The Human Visage Has Not Yet Found Its Face
by Laura Mansfield
21st September 2009

This essay was originally commissioned by Spike Island to accompany the exhibition Portraits by Hannu Karjalainen.

We are presented with three video screens each depicting a separate figure, an older man, a woman with hair blowing in an unknown wind, a body of a girl gliding across an open park. Karjalainen suggests we view the works as contemporary portraits. Historically portraits are an attempt to capture a likeness of an individual, either through their physical features or an abstract rendering of their character traits. It is an attempt to compress something essential about the subject into the single image.

If we take the video works as portraits we consequently look for a flicker of the individual, their singular identity. However, Karjalainen has used various elements to intervene with the individual face depicted: the paint falling over the old man, the hair blurring the girl. He is consciously transforming or obscuring the individual's features through a rhythmical flow of forms. The movement of paint or fall of hair creates an abundance of lines over the individual. The fluidity of line further transforms each subject, displacing their features in a converging mass of form, a form which highlights the physical body itself. The rhythmical bias within the work points to a depiction of the body as a constantly shifting and moving mass. Karjalainen does not present something specific to the model's likeness, but rather he uses the construct of the portrait as a means to investigate the transitory nature of the body itself.

With an emphasis on fluidity and the transformative image, the body in Karjalainen's work has become a terrain of movement and biological flux, a land, as it were, both familiar and foreign. Such a representation transforms the accepted portrait format into a study of the kinesthetic figure: the intense and intensive body.

The rhythmical flux of lines over each disappearing face seems to reference further the life of the body's nervous tissue, a pulsating wave of emotion and sensation running through our physical self. Once focused upon the temporal flux of sensation the unidentified figure, the single head, becomes evocative of the generic body, any body. We are presented not with an individual face but with a kinetic body, a figure, a head. It is an image to which we can then attach our own identity, it becomes a reflection of our own body, our own life of physical sensation. The portrait construct has therefore expanded from being a likeness of the specific individual depicted, to a reflection of the viewer himself. The portrait is not a formed identity but a figure in the process of transformation. As Francis Bacon noted "the human visage has not yet found its face", we are in an era of flux. We have left the physical body behind and are in a constantly shifting site of sensation and reception. Once we view the body as a moving and fluctuating wave of sensation it loses its physical weight, the heavy bulk of muscle and fat, and gains a sense of grace. In Karjalainen's work the slow and suspended movement of hair, the glide of the figure across the park, shows the body to be floating and light, the movement of hair swirls in a loose and weightless mass. We are a free and graceful body, a body without organs tracing waves of sensation.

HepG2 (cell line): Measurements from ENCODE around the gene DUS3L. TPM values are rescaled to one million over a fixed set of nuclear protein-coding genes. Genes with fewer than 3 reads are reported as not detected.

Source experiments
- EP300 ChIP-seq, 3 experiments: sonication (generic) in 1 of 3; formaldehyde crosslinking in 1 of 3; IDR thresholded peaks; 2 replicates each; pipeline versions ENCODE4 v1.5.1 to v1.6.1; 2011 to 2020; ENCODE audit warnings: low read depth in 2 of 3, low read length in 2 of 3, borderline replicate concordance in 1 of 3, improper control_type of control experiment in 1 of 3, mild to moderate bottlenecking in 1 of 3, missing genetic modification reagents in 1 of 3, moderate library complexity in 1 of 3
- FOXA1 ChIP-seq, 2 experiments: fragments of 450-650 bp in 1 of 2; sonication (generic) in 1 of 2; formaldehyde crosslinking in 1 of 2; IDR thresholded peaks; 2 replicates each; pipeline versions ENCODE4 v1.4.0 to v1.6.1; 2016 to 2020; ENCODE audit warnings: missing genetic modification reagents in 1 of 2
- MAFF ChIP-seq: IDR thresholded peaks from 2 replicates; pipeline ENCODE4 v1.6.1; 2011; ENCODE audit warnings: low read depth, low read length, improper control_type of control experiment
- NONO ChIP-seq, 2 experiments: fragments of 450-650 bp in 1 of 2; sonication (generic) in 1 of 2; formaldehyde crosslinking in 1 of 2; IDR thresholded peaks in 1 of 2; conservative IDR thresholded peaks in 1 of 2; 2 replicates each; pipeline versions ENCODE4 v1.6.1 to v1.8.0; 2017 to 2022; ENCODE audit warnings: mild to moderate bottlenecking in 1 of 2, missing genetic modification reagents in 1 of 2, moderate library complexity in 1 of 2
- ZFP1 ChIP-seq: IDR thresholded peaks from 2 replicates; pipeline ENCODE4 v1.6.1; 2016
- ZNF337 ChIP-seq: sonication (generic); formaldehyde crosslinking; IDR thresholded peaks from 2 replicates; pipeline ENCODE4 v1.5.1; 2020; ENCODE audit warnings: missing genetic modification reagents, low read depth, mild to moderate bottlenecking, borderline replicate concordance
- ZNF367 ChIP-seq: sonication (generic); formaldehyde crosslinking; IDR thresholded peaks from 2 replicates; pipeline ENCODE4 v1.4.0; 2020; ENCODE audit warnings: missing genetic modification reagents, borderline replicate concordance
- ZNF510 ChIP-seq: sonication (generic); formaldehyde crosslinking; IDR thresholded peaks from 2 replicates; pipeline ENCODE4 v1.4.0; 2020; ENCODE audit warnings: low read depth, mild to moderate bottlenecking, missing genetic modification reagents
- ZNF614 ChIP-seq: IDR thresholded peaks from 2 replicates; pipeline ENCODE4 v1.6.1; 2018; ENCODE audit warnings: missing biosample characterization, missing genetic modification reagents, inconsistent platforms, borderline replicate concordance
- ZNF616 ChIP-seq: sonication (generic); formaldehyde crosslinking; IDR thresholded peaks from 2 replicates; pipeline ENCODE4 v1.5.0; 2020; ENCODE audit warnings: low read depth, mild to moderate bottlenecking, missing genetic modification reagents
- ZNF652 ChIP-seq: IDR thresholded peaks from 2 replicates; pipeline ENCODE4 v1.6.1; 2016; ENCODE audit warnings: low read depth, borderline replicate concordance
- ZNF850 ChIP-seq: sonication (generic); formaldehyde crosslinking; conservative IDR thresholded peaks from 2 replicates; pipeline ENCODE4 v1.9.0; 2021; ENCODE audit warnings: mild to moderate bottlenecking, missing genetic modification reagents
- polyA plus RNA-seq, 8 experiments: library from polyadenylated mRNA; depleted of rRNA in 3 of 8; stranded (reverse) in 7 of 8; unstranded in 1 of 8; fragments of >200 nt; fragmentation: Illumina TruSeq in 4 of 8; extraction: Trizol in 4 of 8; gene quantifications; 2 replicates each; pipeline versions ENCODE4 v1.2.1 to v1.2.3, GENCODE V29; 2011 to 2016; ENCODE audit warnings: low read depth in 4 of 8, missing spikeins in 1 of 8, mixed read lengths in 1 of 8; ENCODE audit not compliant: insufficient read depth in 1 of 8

The experience of sensation is both transient and corporeal. Our experience of sensation is furthermore one of duration. Our understanding of duration, of the passage of time through the body, brings with it the understanding of an end point. We grasp the temporary flux of emotion, and consequently experience its finality. The working of the body's physical function that inevitably breaks down into our own end, our own death. Death is a complex concept; beyond the grasp of an immature existence and the moment one accepts death, is the point when duration is brought into focus. We become conscious of our finite and physical existence.

Time is an element that resonates throughout Karjalainen's films and the bodies they depict. The images are slowed down, intensifying the perceivable movement of line and elongating the action, heightening the transformation of the face. As the action becomes slower we are able to scrutinize the displacement of the individual into the fluctuating life of the body with greater intensity and clarity of vision. Our experience of viewing, of watching the gradual displacement of the face creates a sense of prolonged waiting. The experience of the films become not only about watching but waiting; waiting for the temporary revelation of the individual face, before it sinks back into a fluctuating and physical state, partaking in the passage of time dictated by the image. As we identify ourselves with the head in motion before us, we are consequently made aware of our own waiting, our own physical and sensory experience of viewing.

The portrait by Karjalainen presents an image which invites our own self scrutiny.


Laura Mansfield is a writer and researcher living in Manchester. Laura is studying an MA in Cultural and Critical Theory at Birkbeck College University of London.

Thanks to Spike Island for the permission to republish this essay.


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Hannu Karjalainen

Finnish artist Hannu Karjalainen came to Bristol on a three month residency in 2005.